Long Term Care Risk for Boomers Lowered by Exercise

Fit 50-year-olds have a lower risk of chronic diseases some of which account for a higher long term care risk according to a new study. Association for Long-Term Care Insurance director discusses findings.

Los Angeles, CA, August 30, 2012 --(PR.com)-- Baby boomers in their 50s have a lower risk of getting chronic diseases some of which can result in a need for extensive periods of long term care according to a new study conducted by the University of Texas Southwest.

“Nothing like a study to confirm what your mother always told you that exercise is good for you,” explains Jesse Slome, director of the American Association for Long-Term Care Insurance. “We have millions of aging baby boomers who are couch potatoes and these folks face a risk of diseases and a higher rate of needing care.”

Physical activity has many proven benefits, Slome notes, “Insurers who offer long term care insurance require applicants to meet certain health standards before they are offered this important protection,” Slome notes. “Weight has an effect on the future risk of cardiovascular disease, bone health and even diseases like Alzheimer’s.”

The study from the University of Texas Southwestern Medical Center, located in Dallas, reveals that one can have a higher quality of life improving the way one ages. According to findings published in the Archives of Internal Medicine it is possible that fit people delay the onset of chronic illness. The director of the project is noted as saying they see reduced chronic disease, rather than just delaying the inevitable.’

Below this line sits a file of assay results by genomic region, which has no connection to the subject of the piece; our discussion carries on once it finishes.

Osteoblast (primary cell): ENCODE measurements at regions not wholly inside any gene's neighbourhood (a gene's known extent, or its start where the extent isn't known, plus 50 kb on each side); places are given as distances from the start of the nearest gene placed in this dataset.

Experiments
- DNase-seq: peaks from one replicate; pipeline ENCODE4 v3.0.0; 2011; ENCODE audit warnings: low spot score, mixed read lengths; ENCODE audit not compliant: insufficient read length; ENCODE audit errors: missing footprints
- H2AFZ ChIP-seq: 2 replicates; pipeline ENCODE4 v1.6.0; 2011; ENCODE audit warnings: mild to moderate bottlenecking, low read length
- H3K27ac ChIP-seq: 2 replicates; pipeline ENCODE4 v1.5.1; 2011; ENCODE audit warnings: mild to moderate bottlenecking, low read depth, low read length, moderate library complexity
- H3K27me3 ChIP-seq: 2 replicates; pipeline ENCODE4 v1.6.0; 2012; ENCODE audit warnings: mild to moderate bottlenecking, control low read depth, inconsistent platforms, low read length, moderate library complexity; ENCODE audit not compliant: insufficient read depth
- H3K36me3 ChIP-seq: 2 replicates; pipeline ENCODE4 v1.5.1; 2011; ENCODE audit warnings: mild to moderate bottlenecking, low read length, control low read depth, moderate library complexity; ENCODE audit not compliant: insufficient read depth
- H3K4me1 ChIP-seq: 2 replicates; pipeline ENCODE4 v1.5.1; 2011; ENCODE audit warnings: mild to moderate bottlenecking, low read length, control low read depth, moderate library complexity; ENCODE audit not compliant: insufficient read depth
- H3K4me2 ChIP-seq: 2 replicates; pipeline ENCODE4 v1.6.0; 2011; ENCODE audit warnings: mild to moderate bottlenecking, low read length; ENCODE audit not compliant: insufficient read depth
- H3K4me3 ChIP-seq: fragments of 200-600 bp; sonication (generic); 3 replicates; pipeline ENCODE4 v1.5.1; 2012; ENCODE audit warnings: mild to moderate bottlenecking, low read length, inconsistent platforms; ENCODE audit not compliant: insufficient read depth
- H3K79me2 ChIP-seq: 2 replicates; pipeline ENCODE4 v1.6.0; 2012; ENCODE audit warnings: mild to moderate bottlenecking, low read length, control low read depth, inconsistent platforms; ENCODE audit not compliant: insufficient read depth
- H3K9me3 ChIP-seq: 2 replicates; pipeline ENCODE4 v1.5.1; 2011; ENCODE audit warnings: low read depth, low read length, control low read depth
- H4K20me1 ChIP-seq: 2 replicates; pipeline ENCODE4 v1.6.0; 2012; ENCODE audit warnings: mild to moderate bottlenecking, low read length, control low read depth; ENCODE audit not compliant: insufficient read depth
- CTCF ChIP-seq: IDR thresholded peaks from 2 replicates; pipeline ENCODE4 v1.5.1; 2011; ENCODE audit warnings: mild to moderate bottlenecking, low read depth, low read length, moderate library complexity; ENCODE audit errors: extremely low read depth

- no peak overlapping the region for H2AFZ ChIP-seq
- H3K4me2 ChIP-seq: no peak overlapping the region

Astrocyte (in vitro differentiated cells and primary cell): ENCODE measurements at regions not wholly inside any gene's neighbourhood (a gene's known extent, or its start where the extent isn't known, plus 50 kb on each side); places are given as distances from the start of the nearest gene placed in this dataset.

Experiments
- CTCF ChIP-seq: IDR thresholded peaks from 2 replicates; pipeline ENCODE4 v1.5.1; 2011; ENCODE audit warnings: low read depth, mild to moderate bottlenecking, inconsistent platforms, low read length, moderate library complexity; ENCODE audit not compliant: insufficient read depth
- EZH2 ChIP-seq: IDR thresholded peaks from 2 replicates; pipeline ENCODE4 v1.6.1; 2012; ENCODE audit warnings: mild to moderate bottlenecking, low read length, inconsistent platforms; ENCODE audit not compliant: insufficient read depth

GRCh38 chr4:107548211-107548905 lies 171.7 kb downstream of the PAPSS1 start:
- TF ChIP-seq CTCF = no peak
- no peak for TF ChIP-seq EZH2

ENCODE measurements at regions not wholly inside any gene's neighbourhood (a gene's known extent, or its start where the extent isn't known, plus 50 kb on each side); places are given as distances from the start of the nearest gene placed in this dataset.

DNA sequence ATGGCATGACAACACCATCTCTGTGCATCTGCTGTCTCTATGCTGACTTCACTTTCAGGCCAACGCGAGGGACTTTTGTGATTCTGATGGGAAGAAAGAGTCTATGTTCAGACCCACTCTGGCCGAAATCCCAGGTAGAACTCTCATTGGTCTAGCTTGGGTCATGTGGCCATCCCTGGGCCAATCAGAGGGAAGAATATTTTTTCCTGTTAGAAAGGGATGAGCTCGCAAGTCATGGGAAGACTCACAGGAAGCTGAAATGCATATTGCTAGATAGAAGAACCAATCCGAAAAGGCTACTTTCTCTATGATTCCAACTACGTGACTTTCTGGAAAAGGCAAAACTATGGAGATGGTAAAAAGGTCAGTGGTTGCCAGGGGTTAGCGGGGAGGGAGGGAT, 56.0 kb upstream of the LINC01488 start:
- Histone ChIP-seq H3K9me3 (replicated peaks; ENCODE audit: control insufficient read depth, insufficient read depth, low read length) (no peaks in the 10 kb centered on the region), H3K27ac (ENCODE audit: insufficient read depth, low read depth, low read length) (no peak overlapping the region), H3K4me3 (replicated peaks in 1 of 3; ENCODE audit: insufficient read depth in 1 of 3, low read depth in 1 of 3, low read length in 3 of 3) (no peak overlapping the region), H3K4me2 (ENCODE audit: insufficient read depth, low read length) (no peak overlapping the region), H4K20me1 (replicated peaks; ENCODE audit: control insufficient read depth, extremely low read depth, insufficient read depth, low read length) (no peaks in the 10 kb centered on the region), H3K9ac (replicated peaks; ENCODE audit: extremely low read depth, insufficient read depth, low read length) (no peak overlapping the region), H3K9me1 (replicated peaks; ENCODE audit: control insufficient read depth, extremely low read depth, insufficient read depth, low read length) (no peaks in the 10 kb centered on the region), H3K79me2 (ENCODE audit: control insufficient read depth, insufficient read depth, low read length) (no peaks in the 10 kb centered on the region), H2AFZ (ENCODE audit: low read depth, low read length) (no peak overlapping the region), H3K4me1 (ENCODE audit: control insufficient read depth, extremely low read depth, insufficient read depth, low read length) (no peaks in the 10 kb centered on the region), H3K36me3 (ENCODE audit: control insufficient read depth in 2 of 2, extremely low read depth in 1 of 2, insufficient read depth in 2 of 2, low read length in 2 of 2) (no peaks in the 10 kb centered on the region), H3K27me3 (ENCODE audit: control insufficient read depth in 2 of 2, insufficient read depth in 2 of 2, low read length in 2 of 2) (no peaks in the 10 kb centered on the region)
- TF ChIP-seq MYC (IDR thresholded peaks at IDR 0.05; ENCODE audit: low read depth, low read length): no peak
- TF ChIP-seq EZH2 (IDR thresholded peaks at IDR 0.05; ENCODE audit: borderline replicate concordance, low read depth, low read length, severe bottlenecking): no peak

Researchers studied over 18,000 healthy men and women, who had undergone a treadmill test sometime around age 50. Using Medicare claims data spanning an average of 26 years, the researchers then linked the treadmill results to the rate of eight chronic conditions, including heart disease, diabetes, Alzheimer's disease and colon cancer.

They found that men falling into the lowest fifth of fitness scores, had chronic disease rates that were 28 percent per year. By contrast, the rate was only 16 percent per year among those men in the top fifth.

“When it comes to baby boomers applying for long term care insurance, if you have some weight or health issues it pays to find out which insurer will accept you prior to applying,” Slome recommends. “There can be variances between insurers and you want to avoid being declined coverage if it’s possible.”

To learn more about the health requirements necessary to health qualify for long term care insurance, connect with one of the Association’s professionals who are members and available to provide free no-obligation information on the topic. To connect, call the organization’s national headquarters at (818) 597-3227. For free guides on reducing long term care insurance costs visit the Association’s website.
American Association for Long-Term Care Insurance
Jesse Slome